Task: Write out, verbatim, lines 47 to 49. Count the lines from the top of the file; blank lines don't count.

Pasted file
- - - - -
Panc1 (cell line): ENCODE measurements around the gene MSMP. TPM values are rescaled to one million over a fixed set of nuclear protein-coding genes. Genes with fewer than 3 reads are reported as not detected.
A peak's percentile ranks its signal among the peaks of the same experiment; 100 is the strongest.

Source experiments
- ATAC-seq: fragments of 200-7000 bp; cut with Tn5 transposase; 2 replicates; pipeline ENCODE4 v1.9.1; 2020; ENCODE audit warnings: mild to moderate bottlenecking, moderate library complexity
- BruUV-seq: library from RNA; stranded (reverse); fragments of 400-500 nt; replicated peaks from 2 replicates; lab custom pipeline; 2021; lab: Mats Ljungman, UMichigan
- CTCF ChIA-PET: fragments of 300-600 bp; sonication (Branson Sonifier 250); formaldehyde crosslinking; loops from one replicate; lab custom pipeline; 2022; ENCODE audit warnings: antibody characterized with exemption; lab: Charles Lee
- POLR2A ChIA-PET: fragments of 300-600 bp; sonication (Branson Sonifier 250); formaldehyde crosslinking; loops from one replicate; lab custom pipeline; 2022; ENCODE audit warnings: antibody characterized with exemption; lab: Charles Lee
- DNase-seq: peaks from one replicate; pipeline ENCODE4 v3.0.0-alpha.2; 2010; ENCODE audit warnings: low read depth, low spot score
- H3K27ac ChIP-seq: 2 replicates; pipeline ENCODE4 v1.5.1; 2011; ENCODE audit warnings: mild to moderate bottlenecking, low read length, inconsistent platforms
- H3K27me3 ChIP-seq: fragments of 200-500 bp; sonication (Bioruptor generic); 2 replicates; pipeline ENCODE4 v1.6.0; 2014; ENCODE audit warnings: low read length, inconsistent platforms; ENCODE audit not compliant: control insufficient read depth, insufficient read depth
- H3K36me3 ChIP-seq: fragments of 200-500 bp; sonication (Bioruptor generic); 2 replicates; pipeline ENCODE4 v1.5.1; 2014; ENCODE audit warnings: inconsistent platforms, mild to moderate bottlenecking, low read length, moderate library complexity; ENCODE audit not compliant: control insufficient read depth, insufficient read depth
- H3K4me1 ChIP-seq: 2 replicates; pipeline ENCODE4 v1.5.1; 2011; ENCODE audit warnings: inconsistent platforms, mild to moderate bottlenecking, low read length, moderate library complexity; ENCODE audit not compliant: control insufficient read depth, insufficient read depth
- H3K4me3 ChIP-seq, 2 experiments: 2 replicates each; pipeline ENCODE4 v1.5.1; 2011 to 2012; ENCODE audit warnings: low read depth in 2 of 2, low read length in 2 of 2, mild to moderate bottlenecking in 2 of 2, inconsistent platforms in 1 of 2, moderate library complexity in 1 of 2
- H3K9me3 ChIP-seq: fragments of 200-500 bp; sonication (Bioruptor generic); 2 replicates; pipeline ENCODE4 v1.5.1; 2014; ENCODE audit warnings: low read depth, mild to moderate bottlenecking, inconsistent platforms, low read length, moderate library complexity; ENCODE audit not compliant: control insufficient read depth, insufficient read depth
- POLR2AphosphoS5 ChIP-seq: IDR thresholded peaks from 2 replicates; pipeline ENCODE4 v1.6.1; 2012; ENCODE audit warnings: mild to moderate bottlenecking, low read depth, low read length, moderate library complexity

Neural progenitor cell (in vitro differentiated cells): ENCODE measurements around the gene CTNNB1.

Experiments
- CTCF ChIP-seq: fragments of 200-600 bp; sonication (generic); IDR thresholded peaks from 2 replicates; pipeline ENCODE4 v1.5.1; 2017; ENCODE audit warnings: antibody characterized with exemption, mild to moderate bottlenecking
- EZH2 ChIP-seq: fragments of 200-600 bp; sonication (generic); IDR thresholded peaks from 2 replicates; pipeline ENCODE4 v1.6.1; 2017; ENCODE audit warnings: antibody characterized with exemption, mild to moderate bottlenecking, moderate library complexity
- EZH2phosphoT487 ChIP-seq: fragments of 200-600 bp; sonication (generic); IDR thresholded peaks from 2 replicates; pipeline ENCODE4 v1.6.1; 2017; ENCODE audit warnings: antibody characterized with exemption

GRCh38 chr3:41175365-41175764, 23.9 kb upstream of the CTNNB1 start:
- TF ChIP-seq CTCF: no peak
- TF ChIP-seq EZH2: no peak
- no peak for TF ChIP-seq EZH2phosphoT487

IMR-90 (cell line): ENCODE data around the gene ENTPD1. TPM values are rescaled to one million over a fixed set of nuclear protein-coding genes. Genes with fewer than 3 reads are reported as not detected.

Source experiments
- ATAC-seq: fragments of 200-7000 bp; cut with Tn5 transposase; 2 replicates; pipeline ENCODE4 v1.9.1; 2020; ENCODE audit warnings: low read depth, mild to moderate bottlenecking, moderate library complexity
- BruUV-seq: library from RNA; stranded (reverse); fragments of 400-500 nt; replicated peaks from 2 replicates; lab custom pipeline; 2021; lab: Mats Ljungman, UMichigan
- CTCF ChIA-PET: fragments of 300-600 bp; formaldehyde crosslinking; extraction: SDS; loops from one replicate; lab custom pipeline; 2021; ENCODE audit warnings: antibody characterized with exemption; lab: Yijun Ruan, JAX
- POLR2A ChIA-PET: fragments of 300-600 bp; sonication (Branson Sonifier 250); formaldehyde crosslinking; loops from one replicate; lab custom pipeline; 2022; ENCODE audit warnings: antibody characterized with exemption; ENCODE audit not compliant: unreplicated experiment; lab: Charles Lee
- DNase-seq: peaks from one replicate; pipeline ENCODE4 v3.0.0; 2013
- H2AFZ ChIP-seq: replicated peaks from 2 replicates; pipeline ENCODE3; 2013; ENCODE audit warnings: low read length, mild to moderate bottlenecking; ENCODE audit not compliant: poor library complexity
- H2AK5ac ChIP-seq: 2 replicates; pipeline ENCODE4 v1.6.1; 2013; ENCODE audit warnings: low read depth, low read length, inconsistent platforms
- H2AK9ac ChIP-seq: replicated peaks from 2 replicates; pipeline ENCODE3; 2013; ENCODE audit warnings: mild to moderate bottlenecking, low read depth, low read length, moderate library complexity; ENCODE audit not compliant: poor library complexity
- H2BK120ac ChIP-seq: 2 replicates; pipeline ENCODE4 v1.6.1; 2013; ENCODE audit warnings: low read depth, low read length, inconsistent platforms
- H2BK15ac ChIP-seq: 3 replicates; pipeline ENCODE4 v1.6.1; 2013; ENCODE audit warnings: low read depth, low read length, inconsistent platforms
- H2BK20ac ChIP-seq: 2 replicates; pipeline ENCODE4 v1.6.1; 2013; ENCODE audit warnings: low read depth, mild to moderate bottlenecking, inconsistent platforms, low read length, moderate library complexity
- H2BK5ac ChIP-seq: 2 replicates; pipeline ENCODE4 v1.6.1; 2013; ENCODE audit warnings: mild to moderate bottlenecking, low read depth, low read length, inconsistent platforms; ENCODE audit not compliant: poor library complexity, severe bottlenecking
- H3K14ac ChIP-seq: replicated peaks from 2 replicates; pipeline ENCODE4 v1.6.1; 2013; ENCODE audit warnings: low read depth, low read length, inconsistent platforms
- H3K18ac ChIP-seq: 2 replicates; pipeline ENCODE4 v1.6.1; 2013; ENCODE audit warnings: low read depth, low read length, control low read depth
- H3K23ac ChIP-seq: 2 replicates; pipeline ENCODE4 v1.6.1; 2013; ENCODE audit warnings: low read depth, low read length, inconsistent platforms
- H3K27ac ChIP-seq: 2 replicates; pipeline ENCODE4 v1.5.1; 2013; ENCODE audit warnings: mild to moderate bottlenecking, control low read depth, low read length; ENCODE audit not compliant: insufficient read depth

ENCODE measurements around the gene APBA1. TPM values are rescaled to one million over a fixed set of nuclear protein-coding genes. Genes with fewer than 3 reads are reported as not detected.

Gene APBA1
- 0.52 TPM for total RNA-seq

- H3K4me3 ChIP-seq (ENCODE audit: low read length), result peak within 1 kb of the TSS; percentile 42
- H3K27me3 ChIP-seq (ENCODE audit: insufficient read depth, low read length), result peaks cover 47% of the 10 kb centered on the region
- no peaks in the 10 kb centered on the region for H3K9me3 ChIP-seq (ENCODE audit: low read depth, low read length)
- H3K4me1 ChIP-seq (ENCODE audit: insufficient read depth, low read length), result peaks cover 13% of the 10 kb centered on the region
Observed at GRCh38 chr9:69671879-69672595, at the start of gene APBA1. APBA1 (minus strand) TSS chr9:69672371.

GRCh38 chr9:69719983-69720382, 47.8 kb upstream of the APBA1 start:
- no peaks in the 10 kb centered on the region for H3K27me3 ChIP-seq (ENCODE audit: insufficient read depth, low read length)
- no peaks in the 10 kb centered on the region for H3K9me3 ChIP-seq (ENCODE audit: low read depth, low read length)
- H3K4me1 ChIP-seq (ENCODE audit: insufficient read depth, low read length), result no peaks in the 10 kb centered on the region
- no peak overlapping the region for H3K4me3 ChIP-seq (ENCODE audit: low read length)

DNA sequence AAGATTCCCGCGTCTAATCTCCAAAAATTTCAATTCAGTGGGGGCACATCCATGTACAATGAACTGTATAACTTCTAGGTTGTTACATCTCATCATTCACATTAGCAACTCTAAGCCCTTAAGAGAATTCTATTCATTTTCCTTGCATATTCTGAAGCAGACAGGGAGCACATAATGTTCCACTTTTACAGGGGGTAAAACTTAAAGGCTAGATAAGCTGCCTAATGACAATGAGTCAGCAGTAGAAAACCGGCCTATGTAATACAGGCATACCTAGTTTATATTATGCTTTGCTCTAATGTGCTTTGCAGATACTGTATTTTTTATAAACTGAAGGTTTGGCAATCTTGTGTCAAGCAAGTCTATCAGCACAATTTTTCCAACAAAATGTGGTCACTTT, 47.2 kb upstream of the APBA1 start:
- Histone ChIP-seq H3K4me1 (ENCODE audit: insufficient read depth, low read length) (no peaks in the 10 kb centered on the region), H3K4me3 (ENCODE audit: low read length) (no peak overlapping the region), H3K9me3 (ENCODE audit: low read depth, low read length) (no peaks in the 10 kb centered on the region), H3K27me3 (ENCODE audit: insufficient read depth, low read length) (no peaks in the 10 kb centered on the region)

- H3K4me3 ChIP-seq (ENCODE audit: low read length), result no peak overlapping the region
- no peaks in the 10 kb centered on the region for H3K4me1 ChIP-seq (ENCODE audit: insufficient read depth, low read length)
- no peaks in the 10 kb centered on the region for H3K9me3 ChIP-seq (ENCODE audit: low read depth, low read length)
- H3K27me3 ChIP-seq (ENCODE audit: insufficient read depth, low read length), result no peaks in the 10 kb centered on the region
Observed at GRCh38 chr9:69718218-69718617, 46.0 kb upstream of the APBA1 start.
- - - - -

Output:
- H3K27me3 ChIP-seq (ENCODE audit: insufficient read depth, low read length), result peaks cover 47% of the 10 kb centered on the region
- no peaks in the 10 kb centered on the region for H3K9me3 ChIP-seq (ENCODE audit: low read depth, low read length)
- H3K4me1 ChIP-seq (ENCODE audit: insufficient read depth, low read length), result peaks cover 13% of the 10 kb centered on the region